It has been suggested, on Tilos not on Symi, that it is difficult to account for the reliability of flow of freshwater springs purely by rainfall on the island. It is further suggested, quietly, that there may be aquifers under the sea from nearby Turkey which shares a similar geology and has significantly higher rainfall than the dry, hot rocks of the Greek islands offshore. I haven’t been into the system but Otter Hole, a cave system near Chepstow in the Wye Valley, runs under the tidal river. The Aegean is wider between Turkey and the islands but not enormously so, indeed it is a swimmable distance, though not for me. It seems a plausible hypothesis but I know of no direct evidence.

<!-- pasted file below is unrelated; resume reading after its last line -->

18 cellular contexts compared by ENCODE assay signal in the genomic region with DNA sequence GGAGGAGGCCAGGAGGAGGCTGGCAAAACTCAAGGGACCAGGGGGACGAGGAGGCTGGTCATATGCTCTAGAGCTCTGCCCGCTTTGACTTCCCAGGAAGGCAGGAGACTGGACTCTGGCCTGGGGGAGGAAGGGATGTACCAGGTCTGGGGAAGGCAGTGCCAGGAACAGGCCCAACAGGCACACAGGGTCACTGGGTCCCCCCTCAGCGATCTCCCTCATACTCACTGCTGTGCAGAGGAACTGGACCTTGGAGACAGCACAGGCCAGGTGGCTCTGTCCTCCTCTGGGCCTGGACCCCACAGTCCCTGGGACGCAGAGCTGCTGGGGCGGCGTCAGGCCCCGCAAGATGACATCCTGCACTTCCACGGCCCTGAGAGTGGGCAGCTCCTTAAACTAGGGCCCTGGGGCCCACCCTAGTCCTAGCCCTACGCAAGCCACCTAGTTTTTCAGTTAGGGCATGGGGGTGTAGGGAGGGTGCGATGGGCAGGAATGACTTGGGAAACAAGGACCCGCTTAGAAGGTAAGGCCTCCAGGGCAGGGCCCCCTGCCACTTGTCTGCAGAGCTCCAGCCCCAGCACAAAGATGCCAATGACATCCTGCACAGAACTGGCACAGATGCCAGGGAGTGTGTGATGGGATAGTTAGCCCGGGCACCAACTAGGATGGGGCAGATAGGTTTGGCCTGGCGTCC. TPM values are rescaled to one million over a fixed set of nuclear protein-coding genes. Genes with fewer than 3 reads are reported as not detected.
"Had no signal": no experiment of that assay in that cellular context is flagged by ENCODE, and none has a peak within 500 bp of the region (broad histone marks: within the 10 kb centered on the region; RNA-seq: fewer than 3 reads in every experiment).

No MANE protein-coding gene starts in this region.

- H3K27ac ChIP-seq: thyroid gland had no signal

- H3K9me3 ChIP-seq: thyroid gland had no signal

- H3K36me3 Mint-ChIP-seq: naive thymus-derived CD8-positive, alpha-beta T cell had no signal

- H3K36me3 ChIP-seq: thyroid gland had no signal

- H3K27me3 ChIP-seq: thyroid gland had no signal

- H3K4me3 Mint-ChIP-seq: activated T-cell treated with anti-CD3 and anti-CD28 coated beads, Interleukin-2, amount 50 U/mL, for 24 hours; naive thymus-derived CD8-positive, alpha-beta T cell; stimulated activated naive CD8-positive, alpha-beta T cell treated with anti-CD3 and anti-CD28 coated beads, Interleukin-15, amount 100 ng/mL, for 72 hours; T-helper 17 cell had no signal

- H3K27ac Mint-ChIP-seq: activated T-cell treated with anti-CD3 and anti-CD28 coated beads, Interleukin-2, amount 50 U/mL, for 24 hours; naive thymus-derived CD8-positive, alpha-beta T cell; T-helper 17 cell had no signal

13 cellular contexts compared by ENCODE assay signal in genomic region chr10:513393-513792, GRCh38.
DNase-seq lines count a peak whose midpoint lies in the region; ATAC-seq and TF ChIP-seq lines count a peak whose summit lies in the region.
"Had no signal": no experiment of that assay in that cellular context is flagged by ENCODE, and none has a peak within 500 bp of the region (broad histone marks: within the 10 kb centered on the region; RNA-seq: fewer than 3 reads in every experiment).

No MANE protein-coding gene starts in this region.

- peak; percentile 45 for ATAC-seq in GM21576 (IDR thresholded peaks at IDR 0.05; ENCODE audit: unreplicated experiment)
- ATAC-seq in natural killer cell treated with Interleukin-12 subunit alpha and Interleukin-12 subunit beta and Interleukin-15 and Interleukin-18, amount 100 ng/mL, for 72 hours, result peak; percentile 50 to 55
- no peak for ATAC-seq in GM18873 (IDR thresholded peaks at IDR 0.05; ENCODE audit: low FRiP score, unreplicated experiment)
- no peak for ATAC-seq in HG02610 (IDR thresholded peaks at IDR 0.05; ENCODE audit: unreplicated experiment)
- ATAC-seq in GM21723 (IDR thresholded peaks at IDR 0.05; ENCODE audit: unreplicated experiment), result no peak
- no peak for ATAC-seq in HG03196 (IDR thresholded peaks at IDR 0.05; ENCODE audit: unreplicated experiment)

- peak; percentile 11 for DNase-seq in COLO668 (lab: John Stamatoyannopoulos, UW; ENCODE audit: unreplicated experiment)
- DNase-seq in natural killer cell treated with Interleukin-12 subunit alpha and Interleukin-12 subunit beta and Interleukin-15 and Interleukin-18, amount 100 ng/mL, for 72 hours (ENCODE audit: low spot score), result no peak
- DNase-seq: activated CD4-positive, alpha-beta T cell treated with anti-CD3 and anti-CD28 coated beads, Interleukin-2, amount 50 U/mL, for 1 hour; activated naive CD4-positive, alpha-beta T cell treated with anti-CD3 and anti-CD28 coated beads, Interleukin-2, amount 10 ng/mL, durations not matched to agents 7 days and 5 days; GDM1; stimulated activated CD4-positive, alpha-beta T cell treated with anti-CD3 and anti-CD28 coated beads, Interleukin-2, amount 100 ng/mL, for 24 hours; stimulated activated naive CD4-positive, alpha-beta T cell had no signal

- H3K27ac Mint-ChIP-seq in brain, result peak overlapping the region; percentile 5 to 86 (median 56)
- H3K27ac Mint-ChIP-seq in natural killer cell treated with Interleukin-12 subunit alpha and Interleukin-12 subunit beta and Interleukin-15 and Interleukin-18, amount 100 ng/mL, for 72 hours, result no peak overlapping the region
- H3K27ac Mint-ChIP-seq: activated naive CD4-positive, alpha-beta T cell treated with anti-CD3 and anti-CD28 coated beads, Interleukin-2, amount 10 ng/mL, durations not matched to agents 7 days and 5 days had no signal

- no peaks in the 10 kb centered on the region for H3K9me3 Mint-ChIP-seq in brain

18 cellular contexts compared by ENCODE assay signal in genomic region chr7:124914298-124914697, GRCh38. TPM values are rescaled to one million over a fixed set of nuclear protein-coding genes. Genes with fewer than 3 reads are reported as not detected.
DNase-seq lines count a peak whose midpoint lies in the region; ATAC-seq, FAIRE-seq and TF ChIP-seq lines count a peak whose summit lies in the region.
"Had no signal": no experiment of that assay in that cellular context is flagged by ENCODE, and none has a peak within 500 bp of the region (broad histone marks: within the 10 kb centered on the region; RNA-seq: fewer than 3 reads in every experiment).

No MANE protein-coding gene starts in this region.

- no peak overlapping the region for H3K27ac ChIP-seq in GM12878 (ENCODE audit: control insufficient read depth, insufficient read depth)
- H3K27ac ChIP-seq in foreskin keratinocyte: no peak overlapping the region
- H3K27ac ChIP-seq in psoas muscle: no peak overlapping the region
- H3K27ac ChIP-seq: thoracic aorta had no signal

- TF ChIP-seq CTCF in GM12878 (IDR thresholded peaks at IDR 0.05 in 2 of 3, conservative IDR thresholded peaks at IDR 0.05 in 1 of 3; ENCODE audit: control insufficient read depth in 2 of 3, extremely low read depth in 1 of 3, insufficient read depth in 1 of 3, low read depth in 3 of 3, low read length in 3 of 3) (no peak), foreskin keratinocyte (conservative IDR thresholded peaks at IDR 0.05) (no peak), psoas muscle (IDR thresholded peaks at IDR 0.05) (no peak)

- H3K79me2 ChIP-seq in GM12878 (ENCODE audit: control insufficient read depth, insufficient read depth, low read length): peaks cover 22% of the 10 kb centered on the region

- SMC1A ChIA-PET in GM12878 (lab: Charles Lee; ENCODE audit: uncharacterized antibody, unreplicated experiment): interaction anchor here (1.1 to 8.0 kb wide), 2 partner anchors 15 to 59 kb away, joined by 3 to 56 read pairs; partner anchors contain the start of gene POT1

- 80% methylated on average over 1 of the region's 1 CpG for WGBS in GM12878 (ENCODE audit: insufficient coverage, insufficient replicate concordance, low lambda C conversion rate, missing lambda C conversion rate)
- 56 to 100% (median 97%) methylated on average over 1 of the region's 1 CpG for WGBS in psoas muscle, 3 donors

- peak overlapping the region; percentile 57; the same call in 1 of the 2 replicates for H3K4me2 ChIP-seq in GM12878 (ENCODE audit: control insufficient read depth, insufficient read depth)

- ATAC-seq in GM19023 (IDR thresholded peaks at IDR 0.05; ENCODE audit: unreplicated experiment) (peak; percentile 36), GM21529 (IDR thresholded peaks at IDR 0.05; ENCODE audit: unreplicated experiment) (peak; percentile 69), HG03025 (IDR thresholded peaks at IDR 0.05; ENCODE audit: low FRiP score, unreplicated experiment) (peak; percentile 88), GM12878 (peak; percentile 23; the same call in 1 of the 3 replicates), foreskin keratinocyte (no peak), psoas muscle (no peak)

There are also springs on Symi as well as on Tilos. I know of at least 3 with a constant flow. The monastery of Zoodohou Pighis, meaning ‘water of life’, at about 260 metres ASL and not much more than 1 km along the mountain flank from the Gria pond, has a spring long ago tapped for monastery use in the courtyard. Now it is tapped to feed showers for tourists with a black polypropylene pipe on the surface stretching the 2 kms to Horio, heating the water as it flows. Where did that water go before it was tapped in such large amounts? What are the hydrological and hydrogeological consequences of such large-scale abstraction? I have known planning inquiries turn on such issues but that is not my point here.